At first, I'm thinking, "Yeah! Right on! Sundays are awesome! At least until you realize that you have to be at the office in twelve hours, and you never got around to doing laundry, and your boss insists on such niceties as pants."
But then I'm all like, "Wait! Why the heck is KFC pushing this special ten pieces for $10 deal on Sundays? It couldn't possibly be because competitor Chick-fil-A is closed on Sundays."
Thankfully, the commercial is only 30 seconds long, so I could quickly return my attention to my sandwich and the games, but as I drove back to Gut Check International Headquarters, I couldn't help but ponder it some more.
Is it smart business to appeal -- intentionally or (wink, wink) coincidentally -- to Chick-fil-A fans who want a fast-food-chicken fix on the day when the restaurant honors the beliefs (quoted below from his official website) of founder Truett Cathy, complete with the cheeky T.G.I.S. (Thank God It's Sunday) reference?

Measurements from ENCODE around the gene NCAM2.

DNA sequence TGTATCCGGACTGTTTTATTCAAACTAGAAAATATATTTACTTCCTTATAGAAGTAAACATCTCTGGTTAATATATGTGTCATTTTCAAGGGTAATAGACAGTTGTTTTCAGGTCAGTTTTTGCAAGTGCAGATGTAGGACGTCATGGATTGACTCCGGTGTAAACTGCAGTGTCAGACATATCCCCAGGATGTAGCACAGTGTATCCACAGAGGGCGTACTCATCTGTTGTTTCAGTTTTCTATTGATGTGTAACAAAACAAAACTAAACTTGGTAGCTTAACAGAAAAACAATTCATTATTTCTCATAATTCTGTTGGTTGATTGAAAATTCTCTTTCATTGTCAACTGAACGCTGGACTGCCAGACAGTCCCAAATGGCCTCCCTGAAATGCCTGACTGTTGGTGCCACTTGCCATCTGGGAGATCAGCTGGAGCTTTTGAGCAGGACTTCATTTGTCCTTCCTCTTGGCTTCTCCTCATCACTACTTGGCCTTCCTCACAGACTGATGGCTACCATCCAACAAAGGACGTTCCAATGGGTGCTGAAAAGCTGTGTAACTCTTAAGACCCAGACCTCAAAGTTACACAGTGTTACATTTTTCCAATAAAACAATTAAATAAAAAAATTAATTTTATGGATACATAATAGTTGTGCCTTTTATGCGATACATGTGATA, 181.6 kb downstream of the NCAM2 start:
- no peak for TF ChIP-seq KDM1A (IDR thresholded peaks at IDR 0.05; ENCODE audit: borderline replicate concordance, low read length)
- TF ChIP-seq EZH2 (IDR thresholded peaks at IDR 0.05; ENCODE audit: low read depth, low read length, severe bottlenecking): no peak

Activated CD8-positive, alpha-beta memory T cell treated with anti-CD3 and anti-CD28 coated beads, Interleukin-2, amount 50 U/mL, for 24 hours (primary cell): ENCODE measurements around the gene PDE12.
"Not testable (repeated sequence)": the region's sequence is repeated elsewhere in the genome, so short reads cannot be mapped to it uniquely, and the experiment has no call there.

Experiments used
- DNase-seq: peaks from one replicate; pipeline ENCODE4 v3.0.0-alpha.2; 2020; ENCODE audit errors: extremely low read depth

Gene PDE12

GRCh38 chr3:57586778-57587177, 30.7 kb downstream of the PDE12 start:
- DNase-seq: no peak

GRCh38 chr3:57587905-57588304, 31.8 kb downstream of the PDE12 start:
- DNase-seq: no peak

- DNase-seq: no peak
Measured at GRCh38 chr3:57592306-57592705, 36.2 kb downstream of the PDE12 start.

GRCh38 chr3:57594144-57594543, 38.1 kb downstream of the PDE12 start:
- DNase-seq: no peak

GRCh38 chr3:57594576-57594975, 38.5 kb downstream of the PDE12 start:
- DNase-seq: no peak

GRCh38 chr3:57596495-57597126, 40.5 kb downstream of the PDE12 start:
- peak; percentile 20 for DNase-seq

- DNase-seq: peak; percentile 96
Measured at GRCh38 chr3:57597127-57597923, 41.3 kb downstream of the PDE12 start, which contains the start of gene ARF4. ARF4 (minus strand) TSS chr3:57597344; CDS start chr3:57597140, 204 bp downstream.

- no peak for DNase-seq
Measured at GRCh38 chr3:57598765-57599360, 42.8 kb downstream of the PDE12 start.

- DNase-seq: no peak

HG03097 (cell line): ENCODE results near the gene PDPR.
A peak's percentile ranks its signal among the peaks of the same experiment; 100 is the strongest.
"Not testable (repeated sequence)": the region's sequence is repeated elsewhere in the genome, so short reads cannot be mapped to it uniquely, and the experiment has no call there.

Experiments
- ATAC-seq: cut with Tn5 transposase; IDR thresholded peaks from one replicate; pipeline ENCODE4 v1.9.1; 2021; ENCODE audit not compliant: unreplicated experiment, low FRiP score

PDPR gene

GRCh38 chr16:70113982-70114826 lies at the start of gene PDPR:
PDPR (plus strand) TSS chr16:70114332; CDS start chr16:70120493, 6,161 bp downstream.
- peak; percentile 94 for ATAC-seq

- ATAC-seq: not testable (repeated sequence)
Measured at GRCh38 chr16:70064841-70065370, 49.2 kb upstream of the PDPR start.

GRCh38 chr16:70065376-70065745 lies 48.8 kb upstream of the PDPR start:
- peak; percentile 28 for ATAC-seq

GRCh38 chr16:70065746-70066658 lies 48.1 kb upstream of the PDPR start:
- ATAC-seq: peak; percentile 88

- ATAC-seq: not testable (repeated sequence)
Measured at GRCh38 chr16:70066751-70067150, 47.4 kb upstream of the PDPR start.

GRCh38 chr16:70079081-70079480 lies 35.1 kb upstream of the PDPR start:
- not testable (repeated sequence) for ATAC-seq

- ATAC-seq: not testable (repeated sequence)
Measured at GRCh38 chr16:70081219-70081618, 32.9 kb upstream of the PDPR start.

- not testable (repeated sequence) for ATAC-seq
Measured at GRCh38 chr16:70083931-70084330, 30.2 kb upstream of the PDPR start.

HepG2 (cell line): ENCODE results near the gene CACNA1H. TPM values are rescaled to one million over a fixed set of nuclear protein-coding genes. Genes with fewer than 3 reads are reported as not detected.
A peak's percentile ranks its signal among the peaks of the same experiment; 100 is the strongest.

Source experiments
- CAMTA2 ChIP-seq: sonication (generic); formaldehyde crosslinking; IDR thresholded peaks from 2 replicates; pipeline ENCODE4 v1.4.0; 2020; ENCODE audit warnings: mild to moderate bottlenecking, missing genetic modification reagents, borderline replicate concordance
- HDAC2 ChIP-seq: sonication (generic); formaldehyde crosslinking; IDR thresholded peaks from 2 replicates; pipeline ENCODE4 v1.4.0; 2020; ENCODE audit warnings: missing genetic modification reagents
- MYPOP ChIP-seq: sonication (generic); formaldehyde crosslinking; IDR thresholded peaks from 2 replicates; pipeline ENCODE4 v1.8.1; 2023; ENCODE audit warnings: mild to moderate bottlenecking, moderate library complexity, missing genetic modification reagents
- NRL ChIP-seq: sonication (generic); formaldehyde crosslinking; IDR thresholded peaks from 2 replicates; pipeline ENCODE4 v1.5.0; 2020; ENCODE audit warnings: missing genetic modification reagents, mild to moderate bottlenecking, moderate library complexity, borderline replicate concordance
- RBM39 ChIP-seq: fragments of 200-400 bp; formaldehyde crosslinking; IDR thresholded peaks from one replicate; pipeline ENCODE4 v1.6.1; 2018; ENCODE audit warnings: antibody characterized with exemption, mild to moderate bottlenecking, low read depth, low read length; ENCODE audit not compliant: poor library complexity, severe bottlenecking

Cathy believes that being closed on Sunday says two important things to people: One, that there must be something special about the way Chick-fil-A people view their spiritual life and, two, that there must be something special about how Chick-fil-A feels about its people.Hell, yeah, it's smart business. In fact, I submit that KFC isn't taking this campaign far enough. Every Sunday there should be dudes dressed up as Colonel Sanders standing outside all of the closed Chick-fil-A locations with signs directing you to the nearest KFC location. Every Sunday there should be street teams of buxom blonds handing out free fried chicken outside churches.
Why stop at the closed-on-Sunday thing? The recent controversy surrounding Chick-fil-A COO Dan Cathy, who canceled appearance before the Clayton Chamber of Commerce after protests by the advocacy group PROMO, suggests another market KFC could tap.
I, for one, eagerly await the commercial trumpeting KFC's new LGTBucket.